The All Important Nap

Although you may not be 5 years old, there is nothing wrong with being a child at heart, even if that means watching some old cartoon classics every now and then. Some habits from our youthful days can not be broken and instead, continue to evolve at the same rate as our age. Instead of purchasing a toy car, adults may choose to actually buy a nice sports car to achieve the same kick and enjoyment that was rampant as a child. Whether similar habits are productive or destructive is up for debate, but we often let go of one truly rewarding habit from our childhood. The all important nap!
Naps–literally– come in all forms and lengths from the 15 minute cat nap on the couch to the beloved, trance-like sleep achieved from 2 hours of slumber. A nap has the ability to clear our conscience during a busy day. More effective than many temporary stimulants, like coffee, a nap is an essential component to a day dedicated to completing mentally strenuous tasks. According to the Sleep Foundation, the majority of naps can be placed into three main categories: planned, emergency, and habitual. Although all forms are technically beneficial, they vary in circumstance.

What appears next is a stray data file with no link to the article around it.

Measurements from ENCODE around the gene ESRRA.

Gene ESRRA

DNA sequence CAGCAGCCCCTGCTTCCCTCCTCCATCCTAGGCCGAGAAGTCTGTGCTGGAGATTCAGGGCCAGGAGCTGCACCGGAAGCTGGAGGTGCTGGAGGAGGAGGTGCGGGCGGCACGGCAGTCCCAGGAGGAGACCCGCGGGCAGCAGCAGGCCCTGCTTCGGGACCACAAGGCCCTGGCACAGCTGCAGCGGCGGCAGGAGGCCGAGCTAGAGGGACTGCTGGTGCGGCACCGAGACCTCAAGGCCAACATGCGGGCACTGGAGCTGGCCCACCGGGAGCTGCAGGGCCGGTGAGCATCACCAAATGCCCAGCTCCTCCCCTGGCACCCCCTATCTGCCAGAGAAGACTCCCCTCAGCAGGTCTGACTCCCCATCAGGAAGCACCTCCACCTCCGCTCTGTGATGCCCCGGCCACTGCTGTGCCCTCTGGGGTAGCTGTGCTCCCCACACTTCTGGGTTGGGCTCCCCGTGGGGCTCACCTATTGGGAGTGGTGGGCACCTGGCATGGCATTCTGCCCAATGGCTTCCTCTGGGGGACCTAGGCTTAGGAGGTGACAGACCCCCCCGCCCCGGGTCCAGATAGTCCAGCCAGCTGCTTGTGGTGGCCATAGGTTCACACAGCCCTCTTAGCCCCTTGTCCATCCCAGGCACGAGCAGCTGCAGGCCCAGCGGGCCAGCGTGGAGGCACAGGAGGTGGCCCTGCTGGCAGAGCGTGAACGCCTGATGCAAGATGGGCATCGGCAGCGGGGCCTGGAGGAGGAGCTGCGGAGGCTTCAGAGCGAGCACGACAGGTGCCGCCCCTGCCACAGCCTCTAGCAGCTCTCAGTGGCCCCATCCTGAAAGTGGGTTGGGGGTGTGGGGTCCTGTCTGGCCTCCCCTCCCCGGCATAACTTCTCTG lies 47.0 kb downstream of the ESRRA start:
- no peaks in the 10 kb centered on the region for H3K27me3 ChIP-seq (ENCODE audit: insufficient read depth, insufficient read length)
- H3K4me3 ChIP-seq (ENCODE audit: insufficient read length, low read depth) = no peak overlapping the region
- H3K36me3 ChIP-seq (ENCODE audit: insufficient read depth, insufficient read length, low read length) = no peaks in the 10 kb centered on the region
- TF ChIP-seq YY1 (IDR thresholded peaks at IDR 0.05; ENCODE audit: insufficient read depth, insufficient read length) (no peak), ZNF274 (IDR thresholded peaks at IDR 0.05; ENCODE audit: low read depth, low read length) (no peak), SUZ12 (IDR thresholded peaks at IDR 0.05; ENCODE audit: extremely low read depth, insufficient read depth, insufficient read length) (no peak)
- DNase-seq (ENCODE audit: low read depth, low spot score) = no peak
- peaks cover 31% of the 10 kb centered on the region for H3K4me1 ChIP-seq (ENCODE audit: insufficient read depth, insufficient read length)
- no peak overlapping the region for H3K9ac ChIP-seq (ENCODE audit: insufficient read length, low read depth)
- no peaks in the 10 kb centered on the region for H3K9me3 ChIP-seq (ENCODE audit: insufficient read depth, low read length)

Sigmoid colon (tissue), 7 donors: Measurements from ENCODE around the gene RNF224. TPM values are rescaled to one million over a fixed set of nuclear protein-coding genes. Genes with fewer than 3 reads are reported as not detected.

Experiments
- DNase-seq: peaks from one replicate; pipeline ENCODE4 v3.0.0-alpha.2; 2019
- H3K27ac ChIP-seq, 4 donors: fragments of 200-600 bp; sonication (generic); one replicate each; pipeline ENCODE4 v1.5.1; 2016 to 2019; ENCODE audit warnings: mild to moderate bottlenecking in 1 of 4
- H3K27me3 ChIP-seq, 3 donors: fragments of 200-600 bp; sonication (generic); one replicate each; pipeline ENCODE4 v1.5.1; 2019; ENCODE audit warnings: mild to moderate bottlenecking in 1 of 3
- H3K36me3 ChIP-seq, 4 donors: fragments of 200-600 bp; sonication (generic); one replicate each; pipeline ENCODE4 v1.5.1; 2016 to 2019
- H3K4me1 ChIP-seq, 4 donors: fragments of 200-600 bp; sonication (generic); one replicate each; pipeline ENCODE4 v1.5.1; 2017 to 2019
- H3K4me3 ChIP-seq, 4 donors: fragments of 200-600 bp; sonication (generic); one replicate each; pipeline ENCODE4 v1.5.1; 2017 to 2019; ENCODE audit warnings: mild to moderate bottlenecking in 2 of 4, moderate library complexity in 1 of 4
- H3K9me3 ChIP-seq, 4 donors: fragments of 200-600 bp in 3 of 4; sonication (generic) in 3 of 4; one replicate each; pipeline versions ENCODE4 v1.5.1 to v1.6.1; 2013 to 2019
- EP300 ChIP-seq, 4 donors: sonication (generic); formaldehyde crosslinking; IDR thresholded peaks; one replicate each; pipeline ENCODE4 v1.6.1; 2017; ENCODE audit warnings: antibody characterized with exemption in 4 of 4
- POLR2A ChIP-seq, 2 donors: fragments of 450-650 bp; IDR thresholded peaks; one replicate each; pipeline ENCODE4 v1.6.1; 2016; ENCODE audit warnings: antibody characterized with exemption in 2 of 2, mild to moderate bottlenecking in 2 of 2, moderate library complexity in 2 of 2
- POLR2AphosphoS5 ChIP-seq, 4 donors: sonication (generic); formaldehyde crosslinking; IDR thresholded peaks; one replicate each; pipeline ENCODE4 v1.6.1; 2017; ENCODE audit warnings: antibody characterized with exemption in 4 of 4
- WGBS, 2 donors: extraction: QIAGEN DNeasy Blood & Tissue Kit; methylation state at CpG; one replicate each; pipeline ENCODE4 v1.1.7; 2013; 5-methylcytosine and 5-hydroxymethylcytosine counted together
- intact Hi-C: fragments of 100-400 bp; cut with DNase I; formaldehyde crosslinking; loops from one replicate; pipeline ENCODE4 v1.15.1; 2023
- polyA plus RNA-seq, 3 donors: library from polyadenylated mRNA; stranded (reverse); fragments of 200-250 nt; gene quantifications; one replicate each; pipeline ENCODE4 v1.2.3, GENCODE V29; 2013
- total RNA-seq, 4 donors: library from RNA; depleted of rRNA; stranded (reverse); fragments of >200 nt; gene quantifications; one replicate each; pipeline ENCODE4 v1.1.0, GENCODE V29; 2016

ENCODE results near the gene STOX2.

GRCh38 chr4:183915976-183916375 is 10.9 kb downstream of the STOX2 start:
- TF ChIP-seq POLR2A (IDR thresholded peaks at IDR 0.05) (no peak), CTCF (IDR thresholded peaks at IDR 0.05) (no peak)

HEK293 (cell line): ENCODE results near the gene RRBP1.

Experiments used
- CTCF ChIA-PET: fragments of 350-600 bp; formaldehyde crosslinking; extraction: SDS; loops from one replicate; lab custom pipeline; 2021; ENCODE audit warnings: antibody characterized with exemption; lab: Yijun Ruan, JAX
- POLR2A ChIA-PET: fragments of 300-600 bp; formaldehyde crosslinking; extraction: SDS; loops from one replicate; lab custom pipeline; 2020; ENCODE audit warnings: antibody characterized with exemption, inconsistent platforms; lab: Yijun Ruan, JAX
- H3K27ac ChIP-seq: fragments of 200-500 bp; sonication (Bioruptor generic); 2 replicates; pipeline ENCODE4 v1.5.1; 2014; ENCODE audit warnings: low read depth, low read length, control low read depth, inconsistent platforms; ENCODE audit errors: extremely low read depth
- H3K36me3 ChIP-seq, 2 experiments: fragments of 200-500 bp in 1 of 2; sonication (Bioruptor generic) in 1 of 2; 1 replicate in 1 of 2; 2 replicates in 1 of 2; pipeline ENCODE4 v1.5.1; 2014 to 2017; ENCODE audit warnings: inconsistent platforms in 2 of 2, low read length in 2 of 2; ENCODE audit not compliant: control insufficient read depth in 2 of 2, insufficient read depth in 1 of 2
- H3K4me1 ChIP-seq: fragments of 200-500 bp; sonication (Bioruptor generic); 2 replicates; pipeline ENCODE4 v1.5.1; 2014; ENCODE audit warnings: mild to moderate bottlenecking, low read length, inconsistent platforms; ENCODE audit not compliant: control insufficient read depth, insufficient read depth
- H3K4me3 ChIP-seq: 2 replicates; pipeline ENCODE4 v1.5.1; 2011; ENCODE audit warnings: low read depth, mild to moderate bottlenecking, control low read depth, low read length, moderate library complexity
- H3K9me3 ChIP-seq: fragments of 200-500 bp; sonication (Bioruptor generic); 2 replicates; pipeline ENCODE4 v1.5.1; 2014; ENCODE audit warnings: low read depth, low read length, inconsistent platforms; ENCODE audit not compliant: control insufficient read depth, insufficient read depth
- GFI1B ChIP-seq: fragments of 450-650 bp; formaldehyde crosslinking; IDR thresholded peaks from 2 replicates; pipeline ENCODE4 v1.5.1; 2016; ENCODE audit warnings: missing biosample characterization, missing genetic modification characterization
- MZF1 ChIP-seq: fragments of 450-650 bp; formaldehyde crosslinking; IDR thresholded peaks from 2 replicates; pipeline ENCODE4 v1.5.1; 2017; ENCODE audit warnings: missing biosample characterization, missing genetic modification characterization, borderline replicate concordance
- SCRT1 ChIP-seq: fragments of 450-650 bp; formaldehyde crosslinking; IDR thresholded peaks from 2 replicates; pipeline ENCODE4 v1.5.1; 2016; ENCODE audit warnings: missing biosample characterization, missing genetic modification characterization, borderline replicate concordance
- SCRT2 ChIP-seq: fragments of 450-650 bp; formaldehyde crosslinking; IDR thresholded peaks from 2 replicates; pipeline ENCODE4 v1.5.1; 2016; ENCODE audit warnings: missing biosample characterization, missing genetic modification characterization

Planned naps are fairly self explanatory and are typically used in preparing for future activities. If you plan to stay up later than normal, napping ahead of time will reward you with enough energy to make it through the night. On the other side of the spectrum, lies the emergency nap. This form of nap occurs in a more spontaneous fashion. They result from a sudden sense of tiredness, which is a tell tell sign of sleep deprivation. You want to avoid relying on this form of sleep unless it is truly necessary. In the case that you are driving home from work and find yourself falling asleep behind the wheel, an emergency nap could potentially save your life and the lives of others. Don’t feel ashamed to pull off of the road for 15 minutes to get that extra boost of energy.
Habitual napping is the last major type of slumber. Its simply the process of creating a habit out of napping. Setting aside a portion of your day for a brief nap can prove to be healthy and allow you to get the most out of your day. For this reason, young children may always seem to be full of energy. A nap in the middle of the day gives you a quick recharge without leaving you feeling drowsy. What you may experience after a long, average day of work, is the struggle of getting out of bed the next morning. This may result from you either not having normal sleeping patterns or simply not getting enough sleep period. If you find yourself accustomed to late nights, scheduling a nap during your work days will help prevent mental fatigue and improve overall alertness!
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For more information on naps and other sleeping habits, visit the Sleep Foundation (CLICK HERE)





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